Trees in Irish belief

December’s folklore column for the North Clare Local. 

Trees were seen as magical (Image by Paul Threlkel via Flickr)

Trees were seen as magical (Image by Paul Threlkel via Flickr)

Last month we saw how trees were a central part of ancient belief across the world. Ireland was no different.

The Celts were one of the most important peoples in terms of shaping Irish folklore. Even the word druid, which refers to the priests of the Celtic pagan religion, comes from the word ‘oak’. Today the Welsh for oak is ‘derwen’, the Scots Gaelic ‘darach’; the Irish is ‘dair’. The name Derry, or Doire, comes from oak (hence the oak-leafs on the GAA jerseys). Kildare (Cill Dara) means ‘the church of the oak’.

Oak trees were extremely important to the Celts. This ranged across the Celtic world; in Galicia, druidic councils were held in oak groves. In Ireland too, it’s believed the oaks of Kildare held special significance, even after the spread of Christianisation. We can see this with St Brigid’s choice of Kildare as a sacred place.

Along with ash and hawthorn, oak completed the trinity of sacred trees in the Celtic tradition. It’s easy to see why oaks became so revered. They are big, imposing trees; their wood is highly durable and useful; and they can live for centuries. To a person of years gone by, a tree which stood throughout their lifetime would have been a thing of wonder indeed.

Today ash is more associated with the manufacture of hurleys, but in times past it was a sacred tree; and it was considered unlucky to fell it. It was central in divination among the Celts. In the Isle of Bute, in Scotland, people would actually eat ash leaves in order to dream of their future spouse. In other Celtic locales, such as the Isle of Man and Brittany, ash was believed to ward off witches and fairies.

The mighty oak (Helmut Postels via Wikimedia Commons)

The mighty oak (Helmut Postels via Wikimedia Commons)

Ash was seen, too, as a cure-all for disease, from hernias to acne. There is some truth in this. Its bark is astringent, and in an era of poor hygiene and disease control, it doubtlessly killed off a few bugs.

If ash warded off fairies, hawthorn was a different prospect. It is very much the odd one out of the trio. Ash can grow up to over 100 feet tall, and oak up 130 feet. Hawthorns on the other hand, only grow to a maximum of 50 feet, and tend to warp and bend as they grow, unlike the proud and strong oak.

Hawthorn was commonly associated with the fairies, and often held to be their favourite tree. A hawthorn tree standing alone in the middle of a field was considered to be a fairy tree. This meant it was a tree singled out for the fairies’ special attention and to cut it would draw extreme bad luck. This tradition has not completely died out. Anyone driving around rural Ireland will spot lone trees in the centre of fields; many North Clare Local readers will recall how construction of the M18 was held up for a time due to the route cutting through a fairy tree.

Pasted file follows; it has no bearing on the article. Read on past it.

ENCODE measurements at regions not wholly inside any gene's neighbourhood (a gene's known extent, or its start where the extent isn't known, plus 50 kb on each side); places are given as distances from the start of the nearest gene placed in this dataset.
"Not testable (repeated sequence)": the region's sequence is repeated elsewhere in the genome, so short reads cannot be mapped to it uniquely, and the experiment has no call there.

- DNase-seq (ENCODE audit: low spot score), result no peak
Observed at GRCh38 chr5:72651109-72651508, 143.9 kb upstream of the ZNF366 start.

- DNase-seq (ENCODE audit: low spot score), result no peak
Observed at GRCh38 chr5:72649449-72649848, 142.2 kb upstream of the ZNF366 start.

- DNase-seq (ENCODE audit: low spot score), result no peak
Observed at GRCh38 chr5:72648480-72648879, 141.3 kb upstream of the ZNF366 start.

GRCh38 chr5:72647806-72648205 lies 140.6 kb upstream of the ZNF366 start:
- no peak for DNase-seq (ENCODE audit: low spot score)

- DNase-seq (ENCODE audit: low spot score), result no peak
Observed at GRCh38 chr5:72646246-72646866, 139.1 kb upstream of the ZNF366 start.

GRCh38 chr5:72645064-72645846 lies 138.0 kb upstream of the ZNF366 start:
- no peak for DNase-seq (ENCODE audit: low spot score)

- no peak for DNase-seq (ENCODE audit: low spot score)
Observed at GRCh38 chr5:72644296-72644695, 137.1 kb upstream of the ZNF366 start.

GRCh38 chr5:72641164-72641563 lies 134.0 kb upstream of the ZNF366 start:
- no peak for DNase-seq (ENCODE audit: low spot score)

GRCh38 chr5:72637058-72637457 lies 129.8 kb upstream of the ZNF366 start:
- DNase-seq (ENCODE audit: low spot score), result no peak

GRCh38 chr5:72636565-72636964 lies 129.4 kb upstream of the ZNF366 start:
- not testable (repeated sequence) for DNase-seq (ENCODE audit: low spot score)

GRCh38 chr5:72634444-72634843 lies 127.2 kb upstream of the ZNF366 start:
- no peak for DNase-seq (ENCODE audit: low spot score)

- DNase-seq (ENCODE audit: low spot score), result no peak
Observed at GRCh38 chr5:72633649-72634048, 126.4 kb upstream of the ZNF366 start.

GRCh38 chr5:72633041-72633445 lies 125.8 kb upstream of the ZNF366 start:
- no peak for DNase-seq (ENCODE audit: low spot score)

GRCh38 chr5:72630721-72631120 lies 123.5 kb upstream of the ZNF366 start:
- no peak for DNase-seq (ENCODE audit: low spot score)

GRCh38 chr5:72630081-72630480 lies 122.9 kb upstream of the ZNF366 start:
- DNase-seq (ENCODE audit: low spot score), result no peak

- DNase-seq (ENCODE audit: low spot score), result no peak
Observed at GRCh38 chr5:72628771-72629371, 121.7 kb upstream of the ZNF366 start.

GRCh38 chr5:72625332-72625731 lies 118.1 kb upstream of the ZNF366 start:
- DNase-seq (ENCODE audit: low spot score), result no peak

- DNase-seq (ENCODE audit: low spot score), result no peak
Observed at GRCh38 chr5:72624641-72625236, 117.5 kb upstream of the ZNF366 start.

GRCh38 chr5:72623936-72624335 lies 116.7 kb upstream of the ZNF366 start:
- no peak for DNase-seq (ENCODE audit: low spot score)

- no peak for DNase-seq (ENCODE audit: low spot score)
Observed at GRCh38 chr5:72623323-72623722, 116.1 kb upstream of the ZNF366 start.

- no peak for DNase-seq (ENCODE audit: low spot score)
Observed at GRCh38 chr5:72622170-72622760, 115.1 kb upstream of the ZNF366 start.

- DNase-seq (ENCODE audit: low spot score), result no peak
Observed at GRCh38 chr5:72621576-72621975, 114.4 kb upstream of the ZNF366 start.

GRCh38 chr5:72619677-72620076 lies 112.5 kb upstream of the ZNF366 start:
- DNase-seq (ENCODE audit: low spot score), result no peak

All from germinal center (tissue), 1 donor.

The importance of these trees did not mean it was open-season on the other trees in Ireland. Hazelnuts were considered an important food and the hazel itself was considered to ward off rheumatism. Hazelwood was sacred to poets. Rowans should always be planted near a house to ward off evil and prevent the dead from rising. Perhaps zombie flicks should feature rowans more often.

Elders were believed to be evil. If you burned elder on a fire you would see the face of the devil in the flames. It was seen to be too fragile for boat-building and it was not recommended for the construction of cribs as it offered no protection from the fairies. (In Germany though, the poor elder got a better deal, as it offered protection against witches).

Alders were sacred and used for divination. When they were cut, their bark turned red, making them seem almost as if they were bleeding. As it thrives in boggy, marshy land and is relatively water-resistant, alder was often used in the building of houses.  Yews, now often associated with graveyards, were seen as sacred; as long-lived evergreens, they were symbolic of eternity.

In pre-Norman Ireland, trees were so important that they were even legislated for. The very progressive Brehon laws had specific rules about cutting trees, and anyone who cut a tree illegally was fined. Such was the importance of trees that the Ogham alphabet was actually based on tree names. Although originally only eight tree names featured in the system, later medieval additions created an entirely tree based alphabet. For example, N, or Nuinn, was named after the ancient Irish word for ash.

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